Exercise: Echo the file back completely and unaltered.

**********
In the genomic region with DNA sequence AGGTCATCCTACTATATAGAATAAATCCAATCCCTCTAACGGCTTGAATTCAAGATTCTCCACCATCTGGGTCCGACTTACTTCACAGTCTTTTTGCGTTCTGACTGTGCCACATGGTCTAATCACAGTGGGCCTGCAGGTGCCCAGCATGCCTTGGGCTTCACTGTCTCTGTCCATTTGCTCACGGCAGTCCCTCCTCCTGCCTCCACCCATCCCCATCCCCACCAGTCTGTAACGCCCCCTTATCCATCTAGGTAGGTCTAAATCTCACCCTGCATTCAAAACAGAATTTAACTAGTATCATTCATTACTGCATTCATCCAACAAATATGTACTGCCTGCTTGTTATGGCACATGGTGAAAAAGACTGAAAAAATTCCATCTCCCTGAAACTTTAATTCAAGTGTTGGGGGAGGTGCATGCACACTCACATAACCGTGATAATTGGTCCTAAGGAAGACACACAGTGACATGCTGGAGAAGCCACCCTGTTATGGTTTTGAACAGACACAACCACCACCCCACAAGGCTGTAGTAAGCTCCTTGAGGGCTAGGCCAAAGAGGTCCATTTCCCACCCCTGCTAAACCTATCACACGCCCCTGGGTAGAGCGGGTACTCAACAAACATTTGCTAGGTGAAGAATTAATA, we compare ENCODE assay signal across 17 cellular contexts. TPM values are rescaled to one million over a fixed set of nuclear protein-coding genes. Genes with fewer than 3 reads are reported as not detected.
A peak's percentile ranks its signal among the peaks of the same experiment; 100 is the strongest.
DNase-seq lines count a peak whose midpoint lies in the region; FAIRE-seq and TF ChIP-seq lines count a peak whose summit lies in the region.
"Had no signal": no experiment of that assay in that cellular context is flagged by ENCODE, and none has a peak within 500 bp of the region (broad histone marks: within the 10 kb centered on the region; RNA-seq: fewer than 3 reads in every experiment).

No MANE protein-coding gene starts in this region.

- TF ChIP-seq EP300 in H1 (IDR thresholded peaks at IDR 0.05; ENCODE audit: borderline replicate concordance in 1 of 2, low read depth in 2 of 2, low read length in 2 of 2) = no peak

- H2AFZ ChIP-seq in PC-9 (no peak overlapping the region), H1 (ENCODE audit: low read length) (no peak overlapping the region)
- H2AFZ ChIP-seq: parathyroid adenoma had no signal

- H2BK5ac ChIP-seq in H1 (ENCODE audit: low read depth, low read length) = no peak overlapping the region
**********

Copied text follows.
In the genomic region with DNA sequence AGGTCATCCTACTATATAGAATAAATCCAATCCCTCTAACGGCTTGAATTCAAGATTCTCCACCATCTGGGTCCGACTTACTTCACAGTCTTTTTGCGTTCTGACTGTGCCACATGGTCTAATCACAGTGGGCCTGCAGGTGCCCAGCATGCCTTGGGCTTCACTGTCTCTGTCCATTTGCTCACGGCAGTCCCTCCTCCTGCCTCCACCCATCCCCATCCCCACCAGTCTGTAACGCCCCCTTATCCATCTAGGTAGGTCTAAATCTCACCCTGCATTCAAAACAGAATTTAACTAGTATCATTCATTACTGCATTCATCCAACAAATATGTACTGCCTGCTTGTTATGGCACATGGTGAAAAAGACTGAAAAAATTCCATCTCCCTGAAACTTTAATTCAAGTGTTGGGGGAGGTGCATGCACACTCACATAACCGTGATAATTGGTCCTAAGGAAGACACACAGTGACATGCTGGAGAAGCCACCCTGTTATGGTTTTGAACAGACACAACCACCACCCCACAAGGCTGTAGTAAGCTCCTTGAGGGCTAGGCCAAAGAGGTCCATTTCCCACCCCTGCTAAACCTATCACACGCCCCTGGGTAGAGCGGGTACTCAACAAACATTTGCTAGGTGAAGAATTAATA, we compare ENCODE assay signal across 17 cellular contexts. TPM values are rescaled to one million over a fixed set of nuclear protein-coding genes. Genes with fewer than 3 reads are reported as not detected.
A peak's percentile ranks its signal among the peaks of the same experiment; 100 is the strongest.
DNase-seq lines count a peak whose midpoint lies in the region; FAIRE-seq and TF ChIP-seq lines count a peak whose summit lies in the region.
"Had no signal": no experiment of that assay in that cellular context is flagged by ENCODE, and none has a peak within 500 bp of the region (broad histone marks: within the 10 kb centered on the region; RNA-seq: fewer than 3 reads in every experiment).

No MANE protein-coding gene starts in this region.

- TF ChIP-seq EP300 in H1 (IDR thresholded peaks at IDR 0.05; ENCODE audit: borderline replicate concordance in 1 of 2, low read depth in 2 of 2, low read length in 2 of 2) = no peak

- H2AFZ ChIP-seq in PC-9 (no peak overlapping the region), H1 (ENCODE audit: low read length) (no peak overlapping the region)
- H2AFZ ChIP-seq: parathyroid adenoma had no signal

- H2BK5ac ChIP-seq in H1 (ENCODE audit: low read depth, low read length) = no peak overlapping the region